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Amylin sues Lilly over drug development deal

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Amylin Pharmaceuticals Inc. said Monday it filed a lawsuit against Eli Lilly and Co., accusing the larger drugmaker of breaking their commercialization deal for diabetes drugs by teaming with the German company Boehringer Ingelheim to develop and sell a competing product.

Amylin, which is based in San Diego, said Indianapolis-based Lilly is engaging in anticompetitive behavior by planning to develop and sell Boehringer's linagliptin, a treatment for adults with type 2 diabetes. Amylin and Lilly entered an agreement in 2002 to develop and sell the type 2 diabetes treatment Byetta, which has the generic name exenatide.

The two companies also are seeking regulatory approval for a longer-lasting version of Byetta called Bydureon.

Type 2 is the most common form of diabetes. People with the disease have trouble breaking down carbohydrates because their bodies have become resistant to the protein insulin. They are at higher risk for heart attacks, kidney problems, blindness and other serious complications.

Amylin plans to continue working with Lilly, but it wants to keep Lilly from using the same sales force to sell both Byetta and linagliptin, which goes by the brand name Tradjenta. It said in a brief statement it had partnered with Lilly to "maximize" sales of its exenatide products.

"We are disappointed that we could not resolve this matter amicably and that we were forced to bring legal action to protect our rights, our products and our shareholders," Amylin said in a statement.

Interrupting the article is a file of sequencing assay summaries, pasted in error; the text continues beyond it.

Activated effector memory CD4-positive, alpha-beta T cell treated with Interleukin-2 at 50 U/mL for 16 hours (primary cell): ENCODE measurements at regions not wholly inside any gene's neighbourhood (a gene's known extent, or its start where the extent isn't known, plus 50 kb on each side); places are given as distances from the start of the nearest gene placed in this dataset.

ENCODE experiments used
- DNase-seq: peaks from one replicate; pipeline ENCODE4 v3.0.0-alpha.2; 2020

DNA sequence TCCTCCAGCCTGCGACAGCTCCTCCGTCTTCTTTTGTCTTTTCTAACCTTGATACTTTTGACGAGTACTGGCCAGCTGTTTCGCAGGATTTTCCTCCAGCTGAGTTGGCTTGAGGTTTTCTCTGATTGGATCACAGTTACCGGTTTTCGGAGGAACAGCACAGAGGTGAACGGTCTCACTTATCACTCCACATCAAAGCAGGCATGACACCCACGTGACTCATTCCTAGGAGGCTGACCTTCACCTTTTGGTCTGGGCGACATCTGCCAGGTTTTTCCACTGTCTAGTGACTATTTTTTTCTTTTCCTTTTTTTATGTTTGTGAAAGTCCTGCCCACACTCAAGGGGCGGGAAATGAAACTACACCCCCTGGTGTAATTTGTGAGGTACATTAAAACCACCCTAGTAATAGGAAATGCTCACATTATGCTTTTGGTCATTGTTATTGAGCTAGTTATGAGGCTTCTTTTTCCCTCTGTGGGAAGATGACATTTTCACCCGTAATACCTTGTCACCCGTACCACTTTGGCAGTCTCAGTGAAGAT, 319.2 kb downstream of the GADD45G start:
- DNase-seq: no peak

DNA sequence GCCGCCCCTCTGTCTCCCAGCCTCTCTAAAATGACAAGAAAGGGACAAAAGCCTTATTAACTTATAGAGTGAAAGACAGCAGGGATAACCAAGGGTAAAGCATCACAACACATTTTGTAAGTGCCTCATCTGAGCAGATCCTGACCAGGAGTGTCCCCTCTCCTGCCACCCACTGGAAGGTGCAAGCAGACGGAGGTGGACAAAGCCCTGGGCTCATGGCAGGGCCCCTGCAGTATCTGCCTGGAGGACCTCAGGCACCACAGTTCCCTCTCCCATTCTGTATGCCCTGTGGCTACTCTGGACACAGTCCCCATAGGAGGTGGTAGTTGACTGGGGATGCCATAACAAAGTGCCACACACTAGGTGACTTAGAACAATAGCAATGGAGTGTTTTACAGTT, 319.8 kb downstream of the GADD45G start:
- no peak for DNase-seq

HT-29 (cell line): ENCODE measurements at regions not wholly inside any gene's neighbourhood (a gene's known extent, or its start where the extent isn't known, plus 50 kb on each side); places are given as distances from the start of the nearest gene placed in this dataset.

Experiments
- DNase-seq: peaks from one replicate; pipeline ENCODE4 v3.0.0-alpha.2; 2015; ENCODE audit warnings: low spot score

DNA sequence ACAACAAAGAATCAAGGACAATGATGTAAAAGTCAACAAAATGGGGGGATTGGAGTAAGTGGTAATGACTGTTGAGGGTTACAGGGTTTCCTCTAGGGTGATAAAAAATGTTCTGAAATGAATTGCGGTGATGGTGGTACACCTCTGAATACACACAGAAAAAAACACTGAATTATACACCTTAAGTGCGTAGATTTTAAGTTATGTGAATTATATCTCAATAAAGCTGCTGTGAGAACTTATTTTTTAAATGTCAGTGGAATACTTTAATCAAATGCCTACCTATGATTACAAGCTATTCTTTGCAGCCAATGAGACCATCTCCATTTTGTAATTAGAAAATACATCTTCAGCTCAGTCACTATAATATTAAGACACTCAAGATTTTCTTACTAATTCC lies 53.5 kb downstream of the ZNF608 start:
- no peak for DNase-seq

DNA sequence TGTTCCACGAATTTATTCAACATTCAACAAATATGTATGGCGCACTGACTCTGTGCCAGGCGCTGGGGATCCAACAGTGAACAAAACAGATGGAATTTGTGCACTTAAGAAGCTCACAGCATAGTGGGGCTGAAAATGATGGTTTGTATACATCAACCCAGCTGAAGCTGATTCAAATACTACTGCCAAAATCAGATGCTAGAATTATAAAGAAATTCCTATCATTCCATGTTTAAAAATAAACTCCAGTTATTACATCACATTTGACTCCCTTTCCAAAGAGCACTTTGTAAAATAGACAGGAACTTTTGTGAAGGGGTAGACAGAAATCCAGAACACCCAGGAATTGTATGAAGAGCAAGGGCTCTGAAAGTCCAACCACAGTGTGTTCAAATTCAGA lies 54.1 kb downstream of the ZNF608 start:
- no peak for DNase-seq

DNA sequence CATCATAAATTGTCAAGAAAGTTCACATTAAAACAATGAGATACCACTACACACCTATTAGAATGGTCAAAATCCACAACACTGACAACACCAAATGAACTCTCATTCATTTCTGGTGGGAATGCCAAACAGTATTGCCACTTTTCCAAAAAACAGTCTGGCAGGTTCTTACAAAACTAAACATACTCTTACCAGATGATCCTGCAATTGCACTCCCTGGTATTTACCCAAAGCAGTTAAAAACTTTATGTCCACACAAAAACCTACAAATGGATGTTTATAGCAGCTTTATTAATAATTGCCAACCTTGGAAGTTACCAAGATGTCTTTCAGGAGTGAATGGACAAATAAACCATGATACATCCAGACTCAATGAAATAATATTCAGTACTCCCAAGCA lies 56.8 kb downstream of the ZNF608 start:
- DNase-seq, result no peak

Lilly said in a separate statement the lawsuit is without merit, and the company will "vigorously defend its position." It also said it remained committed to the Amylin collaboration.

Amylin spokeswoman Anne Erickson declined to comment on the litigation beyond her company's statement. She said in an email her company filed its complaint under seal because of confidentiality provisions in its collaboration with Lilly.

Lilly said in January it would pay Boehringer about $387 million as part of a joint bid to develop and sell up to five drugs. The companies will split revenue from any approved drugs, not counting costs for making and selling the product. Each drugmaker also will receive payments based on whether their products reach certain milestones, like submissions for approval.

Earlier this month, the Food and Drug Administration approved linagliptin. Lilly officials said in January linagliptin and another Boehringer drug that could be submitted for approval in 2013 can generate a "long revenue stream" for their company.

Lilly can use the help. It loses U.S. patent protection in October for its top seller, the anti-psychotic Zyprexa. That will expose a drug that brought in more than $5 billion last year to generic competition.

Lilly also faces the loss of patents protecting key drugs like the antidepressant Cymbalta, its second-best seller, in the next few years, and analysts have expressed doubt that the company can fill that looming void.

But the company also faces a competitive market in trying to gain more revenue from Type 2 diabetes drugs. Merck & Co. Inc. and Bristol-Myers Squibb Co. already market drugs similar to Tradjenta in the United States.

Last year, Lilly brought in $23.08 billion in revenue and had eight drugs surpass $1 billion in sales. Amylin, in contrast, has one other drug on the market aside from Byetta, the diabetes treatment Symlin.

Amylin shares plunged in early March after the companies said Bydureon proved inferior to a daily dose of Novo Nordisk's Victoza, according to early indications of a late-stage study comparing the drugs. Alkermes Inc. of Waltham, Mass., also is involved in the development of Bydureon.

Lilly and Amylin have been rebuffed twice in their bid for U.S. approval of Bydureon, but won the backing of European Union regulators for the product in April.

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